World merchandise trade volume, 2000‑2022 (100 = trade volumes in 2015)
A number of factors could affect the recovery of global trade volumes.
A strong rebound in trade is more likely if the pandemic is seen as a short one-time shock and if businesses and consumers quickly resume investment and spending. The rebound will be weaker the longer lockdowns continue or if there are subsequent waves of infection.
The World Economic Forum claims “the coronavirus crisis has revealed the fragility of the modern supply chain”. In response, companies may seek to increase stocks or rely more on domestic suppliers. However, some supply chains have proved remarkably resilient. Once economic activity picks up, not all companies will be able to switch suppliers and many will risk there being no pandemics or major disruption for many years.
Since his election, US President Donald Trump has renegotiated or withdrawn the US from trade agreements and announced tariff and non-tariff barriers against China and EU countries. His refusal to appoint WTO Appellate Body judges could mean “trade disputes blow up into trade wars”. The EU is also making protectionist noises with a recent headline declaring “Here comes European protectionism”. Trade tensions and slower economic growth led to a 0.1% fall in trade in goods in 2019.
Concerns over the Chinese government
Increasing concerns over the Chinese government’s record on human rights, foreign policy, intellectual property rights, cyber-attacks, technology espionage, currency manipulation and more recently the Covid-19 outbreak could lead to a backlash, affecting trade with China – which accounted for 12% of global trade in 2018.
According to ING, by 2040 to 2060 3D printing could account for 50% of all manufactured goods, potentially reducing international trade in manufactured goods by between 23% and 40%. While the World Bank believes that 3D printing may not necessarily displace global trade, it has the potential to do so.
As more countries set environmental targets, there have been calls for trade barriers in the form of carbon border adjustment mechanisms on goods produced in countries with lower environmental standards. Consumers are also demanding more locally produced food, in the belief that it is better for the environment.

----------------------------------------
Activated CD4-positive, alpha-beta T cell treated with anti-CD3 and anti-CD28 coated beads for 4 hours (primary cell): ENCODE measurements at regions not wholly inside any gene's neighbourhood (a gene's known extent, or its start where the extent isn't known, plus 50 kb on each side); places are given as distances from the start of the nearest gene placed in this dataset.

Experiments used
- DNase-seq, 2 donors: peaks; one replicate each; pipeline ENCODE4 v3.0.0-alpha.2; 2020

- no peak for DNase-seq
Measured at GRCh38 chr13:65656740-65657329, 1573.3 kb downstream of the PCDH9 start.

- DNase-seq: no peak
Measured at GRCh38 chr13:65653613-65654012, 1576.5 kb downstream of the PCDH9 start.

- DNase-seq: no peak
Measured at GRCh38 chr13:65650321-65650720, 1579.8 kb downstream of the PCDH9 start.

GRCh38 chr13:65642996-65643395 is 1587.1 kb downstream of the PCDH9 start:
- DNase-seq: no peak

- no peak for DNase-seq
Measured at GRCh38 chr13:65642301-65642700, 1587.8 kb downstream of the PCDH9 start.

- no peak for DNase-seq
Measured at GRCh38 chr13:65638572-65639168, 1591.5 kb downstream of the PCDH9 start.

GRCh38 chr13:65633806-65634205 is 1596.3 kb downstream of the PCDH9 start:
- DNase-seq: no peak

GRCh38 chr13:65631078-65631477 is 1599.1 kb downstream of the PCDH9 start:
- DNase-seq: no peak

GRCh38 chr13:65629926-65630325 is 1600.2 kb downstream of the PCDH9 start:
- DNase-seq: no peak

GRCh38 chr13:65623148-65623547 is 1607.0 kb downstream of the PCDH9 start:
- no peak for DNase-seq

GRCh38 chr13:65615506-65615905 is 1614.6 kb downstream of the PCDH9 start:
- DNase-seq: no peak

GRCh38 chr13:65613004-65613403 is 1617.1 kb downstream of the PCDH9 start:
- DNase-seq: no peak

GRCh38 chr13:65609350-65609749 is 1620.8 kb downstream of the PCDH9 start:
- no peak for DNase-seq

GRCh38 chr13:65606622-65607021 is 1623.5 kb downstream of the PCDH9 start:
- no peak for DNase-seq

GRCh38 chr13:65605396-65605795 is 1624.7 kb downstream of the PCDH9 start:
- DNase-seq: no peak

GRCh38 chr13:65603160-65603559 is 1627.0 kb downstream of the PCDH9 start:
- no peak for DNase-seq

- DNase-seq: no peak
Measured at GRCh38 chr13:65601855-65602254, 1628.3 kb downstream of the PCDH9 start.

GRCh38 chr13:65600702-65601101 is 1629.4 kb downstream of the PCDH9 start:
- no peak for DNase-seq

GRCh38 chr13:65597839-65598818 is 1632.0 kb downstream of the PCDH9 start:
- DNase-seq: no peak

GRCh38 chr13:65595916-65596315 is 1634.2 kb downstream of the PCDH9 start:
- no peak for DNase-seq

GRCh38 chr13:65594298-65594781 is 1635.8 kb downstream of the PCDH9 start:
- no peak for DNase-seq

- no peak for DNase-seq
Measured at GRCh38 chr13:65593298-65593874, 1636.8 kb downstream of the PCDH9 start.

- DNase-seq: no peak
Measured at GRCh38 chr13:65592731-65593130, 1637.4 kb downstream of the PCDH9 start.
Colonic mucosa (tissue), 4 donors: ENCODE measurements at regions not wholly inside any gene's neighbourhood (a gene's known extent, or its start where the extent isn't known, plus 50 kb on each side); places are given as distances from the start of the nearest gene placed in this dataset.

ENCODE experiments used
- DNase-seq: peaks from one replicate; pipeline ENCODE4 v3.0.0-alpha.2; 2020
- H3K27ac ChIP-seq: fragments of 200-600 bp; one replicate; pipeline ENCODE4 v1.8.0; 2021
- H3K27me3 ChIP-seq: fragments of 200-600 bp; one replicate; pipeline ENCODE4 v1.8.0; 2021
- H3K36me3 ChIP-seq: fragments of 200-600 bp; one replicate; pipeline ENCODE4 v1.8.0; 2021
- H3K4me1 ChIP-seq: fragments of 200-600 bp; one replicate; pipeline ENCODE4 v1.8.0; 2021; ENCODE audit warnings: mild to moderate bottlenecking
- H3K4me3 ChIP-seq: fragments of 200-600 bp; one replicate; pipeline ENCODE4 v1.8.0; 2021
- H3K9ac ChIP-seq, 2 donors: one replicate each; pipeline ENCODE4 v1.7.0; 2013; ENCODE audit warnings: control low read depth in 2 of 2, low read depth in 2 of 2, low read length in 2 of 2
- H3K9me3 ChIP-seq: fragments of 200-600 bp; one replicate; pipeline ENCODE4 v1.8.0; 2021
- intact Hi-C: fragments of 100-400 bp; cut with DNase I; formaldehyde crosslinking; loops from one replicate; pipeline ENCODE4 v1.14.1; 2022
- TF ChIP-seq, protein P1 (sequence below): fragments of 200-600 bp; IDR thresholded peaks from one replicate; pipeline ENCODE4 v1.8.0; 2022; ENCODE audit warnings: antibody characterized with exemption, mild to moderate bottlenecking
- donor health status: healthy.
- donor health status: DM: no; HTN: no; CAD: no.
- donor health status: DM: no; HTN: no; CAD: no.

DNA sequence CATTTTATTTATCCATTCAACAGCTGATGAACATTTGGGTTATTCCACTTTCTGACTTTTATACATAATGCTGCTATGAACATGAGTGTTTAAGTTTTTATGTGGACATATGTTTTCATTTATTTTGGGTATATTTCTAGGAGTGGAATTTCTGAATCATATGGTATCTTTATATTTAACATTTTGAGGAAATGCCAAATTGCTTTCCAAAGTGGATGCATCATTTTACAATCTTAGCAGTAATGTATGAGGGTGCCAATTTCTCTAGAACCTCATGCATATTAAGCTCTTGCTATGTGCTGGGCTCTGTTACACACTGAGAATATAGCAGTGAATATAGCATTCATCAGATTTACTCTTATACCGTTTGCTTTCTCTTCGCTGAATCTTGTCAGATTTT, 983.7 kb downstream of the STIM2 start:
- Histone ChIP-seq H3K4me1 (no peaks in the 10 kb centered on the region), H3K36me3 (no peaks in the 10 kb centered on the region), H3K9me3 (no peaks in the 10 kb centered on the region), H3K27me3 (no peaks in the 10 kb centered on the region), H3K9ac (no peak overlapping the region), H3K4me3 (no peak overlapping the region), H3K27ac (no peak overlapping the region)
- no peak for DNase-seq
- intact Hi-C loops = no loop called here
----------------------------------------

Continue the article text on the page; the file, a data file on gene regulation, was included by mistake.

In response to Covid-19, eighty countries and customs territories have temporarily restricted exports of medical supplies, medical equipment, food and toilet paper. As Milton Friedman warned in Tyranny of the Status Quo (p. 115), “nothing is so permanent as a temporary government program”.
Reasons for hope
It is not all bad news and there are reasons for optimism. Trade in services increased by 2% in 2019, even though trade in goods fell. A pledge to open trade was signed in April 2020 by 49 countries, representing 63% of global food and agriculture exports and 55% of imports, promising to ensure that Covid-19 restrictions are temporary. Other countries are expected to sign.
The new UK Global Tariff (UKGT) will eliminate several EU tariffs, leading to 60% of UK trade being tariff-free compared with 47% previously. While the EU might become more protectionist, it could equally seek to compete with the UK in securing trade agreements with third countries.
While global trade is expected to recover once lockdowns are lifted, a number of trends evident before the crisis suggest the recovery may be limited. A recent IEA paper on pandemics predicted that “we will almost certainly see a resurgence of protectionism, much re-shoring of production and shortening of supply chains, greater hostility to migration and an emphasis on domestic production of certain kinds of product – particularly food … [T]his is an intensification of a trend that was already under way”. The omens for global trade may not be good.
This blog post is based on a forthcoming IEA Covid-19 Briefing Paper.